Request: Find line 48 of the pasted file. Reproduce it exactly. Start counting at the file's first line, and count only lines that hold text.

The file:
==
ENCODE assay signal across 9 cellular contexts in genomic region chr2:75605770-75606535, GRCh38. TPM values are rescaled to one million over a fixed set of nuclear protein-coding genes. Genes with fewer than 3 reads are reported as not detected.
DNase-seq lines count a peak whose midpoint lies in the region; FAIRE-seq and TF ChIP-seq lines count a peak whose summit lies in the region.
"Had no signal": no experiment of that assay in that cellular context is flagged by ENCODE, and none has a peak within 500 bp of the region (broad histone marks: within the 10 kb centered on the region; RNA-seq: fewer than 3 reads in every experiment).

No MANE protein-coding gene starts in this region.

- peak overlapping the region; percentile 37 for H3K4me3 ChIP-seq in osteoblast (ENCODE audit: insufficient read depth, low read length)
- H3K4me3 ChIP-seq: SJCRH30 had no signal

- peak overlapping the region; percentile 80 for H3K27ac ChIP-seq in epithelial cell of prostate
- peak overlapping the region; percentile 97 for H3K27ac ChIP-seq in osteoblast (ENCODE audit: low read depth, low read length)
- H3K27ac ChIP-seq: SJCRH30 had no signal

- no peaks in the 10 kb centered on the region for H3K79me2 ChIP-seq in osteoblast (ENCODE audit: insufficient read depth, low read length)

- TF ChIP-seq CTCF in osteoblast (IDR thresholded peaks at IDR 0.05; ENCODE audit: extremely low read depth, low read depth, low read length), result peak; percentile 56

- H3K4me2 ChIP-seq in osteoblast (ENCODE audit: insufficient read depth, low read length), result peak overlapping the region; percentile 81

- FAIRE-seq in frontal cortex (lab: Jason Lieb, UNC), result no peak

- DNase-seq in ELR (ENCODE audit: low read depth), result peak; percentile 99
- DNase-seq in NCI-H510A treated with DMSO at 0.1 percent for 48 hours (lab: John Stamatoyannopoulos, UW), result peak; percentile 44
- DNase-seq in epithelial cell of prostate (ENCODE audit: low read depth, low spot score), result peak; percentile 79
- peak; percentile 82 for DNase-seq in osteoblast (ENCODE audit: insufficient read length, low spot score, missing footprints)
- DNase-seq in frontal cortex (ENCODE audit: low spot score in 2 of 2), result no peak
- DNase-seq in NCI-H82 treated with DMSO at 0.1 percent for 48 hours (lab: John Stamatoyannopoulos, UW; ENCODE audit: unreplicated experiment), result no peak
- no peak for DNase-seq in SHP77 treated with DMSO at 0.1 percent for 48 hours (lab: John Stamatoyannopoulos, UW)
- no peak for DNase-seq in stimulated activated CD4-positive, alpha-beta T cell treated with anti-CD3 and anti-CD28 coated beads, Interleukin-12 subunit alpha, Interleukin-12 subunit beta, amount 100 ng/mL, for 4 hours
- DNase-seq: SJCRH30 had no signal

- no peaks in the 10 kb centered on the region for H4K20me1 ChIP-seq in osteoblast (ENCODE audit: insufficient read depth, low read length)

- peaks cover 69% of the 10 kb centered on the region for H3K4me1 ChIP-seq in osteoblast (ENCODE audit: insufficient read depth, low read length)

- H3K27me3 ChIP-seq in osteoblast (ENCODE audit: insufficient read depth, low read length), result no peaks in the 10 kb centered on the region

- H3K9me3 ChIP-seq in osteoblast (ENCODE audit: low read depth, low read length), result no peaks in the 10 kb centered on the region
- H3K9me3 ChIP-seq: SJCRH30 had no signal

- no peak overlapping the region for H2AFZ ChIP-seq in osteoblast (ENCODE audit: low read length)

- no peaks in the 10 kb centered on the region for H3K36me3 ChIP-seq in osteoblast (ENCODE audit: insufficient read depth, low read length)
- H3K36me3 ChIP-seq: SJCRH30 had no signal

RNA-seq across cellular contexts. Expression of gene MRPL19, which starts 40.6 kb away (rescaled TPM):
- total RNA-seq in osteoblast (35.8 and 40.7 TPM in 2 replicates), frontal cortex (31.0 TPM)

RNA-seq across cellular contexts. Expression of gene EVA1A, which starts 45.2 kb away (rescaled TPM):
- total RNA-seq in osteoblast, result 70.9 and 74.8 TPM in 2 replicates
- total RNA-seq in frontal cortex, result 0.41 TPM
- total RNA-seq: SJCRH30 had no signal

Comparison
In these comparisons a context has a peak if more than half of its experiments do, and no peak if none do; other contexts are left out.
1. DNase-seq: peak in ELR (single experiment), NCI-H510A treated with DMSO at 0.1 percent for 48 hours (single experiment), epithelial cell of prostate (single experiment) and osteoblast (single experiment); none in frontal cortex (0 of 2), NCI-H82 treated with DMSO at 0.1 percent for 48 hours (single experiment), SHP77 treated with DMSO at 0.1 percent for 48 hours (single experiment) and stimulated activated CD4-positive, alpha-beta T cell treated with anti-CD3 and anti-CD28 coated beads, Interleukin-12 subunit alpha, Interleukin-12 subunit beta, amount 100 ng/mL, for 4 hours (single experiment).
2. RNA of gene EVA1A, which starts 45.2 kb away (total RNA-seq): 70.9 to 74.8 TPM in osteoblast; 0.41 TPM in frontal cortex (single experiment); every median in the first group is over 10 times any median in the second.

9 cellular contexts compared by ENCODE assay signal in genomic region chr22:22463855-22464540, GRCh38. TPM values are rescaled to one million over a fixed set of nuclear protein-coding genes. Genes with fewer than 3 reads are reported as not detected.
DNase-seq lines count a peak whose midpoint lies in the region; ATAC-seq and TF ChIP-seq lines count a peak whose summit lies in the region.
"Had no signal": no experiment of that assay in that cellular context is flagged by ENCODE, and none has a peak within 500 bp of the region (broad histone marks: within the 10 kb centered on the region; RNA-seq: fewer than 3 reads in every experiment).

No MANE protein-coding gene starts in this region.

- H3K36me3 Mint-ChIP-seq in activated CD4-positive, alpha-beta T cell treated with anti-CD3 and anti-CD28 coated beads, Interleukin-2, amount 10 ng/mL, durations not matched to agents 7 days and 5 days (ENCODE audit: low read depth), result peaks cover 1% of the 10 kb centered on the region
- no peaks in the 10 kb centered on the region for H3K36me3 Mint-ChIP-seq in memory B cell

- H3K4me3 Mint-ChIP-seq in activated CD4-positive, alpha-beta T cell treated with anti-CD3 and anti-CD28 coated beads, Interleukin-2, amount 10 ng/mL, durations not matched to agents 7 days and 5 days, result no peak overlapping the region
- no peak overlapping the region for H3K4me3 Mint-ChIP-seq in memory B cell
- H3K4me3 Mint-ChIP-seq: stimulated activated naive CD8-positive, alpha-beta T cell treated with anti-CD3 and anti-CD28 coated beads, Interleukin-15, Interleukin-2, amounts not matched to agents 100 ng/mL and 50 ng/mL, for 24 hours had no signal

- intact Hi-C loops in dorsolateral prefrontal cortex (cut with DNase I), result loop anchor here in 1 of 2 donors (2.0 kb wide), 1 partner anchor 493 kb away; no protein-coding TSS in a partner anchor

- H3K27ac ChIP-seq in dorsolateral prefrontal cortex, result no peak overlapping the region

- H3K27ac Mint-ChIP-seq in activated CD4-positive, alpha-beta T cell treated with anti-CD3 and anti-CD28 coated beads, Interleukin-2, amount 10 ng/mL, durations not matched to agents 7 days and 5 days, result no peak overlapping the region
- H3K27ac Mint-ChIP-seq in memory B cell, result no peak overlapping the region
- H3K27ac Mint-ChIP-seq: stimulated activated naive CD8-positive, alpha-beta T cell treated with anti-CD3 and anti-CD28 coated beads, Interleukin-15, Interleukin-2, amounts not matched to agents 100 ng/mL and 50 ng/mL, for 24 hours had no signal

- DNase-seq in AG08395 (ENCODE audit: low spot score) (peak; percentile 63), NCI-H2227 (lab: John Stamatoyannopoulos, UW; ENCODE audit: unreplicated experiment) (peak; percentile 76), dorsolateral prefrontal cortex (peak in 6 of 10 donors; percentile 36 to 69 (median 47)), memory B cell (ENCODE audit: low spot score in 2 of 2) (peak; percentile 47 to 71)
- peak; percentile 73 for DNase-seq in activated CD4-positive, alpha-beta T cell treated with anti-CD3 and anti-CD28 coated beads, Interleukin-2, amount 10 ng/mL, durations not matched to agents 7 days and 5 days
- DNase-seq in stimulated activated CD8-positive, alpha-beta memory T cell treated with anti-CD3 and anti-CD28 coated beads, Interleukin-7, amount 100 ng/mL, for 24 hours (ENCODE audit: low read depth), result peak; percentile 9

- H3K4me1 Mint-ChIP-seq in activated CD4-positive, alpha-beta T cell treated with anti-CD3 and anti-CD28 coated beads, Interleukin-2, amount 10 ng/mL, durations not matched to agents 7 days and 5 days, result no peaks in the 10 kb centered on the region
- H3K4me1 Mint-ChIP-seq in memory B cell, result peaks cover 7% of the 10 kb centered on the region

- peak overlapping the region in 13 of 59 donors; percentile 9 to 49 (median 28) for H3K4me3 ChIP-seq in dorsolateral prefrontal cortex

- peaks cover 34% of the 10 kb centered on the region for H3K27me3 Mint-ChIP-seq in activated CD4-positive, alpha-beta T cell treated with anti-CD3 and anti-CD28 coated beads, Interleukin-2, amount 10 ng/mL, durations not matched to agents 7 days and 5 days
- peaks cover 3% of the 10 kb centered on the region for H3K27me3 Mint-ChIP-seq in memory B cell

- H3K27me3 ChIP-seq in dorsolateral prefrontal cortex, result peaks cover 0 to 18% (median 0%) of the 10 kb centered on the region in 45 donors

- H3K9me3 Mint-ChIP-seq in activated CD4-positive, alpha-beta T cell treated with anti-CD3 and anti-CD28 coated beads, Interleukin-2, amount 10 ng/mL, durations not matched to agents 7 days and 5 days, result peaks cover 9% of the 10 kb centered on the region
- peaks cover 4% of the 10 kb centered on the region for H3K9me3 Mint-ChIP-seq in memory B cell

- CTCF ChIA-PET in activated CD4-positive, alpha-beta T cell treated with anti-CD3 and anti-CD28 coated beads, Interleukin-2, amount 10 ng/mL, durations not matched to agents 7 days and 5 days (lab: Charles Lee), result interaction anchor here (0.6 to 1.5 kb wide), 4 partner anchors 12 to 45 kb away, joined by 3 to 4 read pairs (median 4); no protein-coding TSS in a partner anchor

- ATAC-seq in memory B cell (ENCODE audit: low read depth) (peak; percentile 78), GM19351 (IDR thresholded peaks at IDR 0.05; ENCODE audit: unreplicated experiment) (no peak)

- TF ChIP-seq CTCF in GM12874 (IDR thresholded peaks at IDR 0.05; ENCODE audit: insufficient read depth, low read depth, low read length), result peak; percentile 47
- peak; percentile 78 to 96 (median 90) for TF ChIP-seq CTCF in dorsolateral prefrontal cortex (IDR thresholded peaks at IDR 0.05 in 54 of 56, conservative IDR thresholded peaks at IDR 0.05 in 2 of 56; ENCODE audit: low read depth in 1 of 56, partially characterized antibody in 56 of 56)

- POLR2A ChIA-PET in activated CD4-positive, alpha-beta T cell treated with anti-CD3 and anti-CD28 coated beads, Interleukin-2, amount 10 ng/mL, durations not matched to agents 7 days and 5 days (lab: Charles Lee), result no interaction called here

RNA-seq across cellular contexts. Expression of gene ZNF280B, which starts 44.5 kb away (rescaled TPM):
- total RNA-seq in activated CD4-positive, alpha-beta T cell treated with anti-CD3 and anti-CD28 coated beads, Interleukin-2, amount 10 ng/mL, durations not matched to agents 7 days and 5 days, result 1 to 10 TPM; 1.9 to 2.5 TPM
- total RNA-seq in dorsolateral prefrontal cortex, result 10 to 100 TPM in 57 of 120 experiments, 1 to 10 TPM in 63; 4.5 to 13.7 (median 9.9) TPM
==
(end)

- no peak overlapping the region for H3K4me3 Mint-ChIP-seq in memory B cell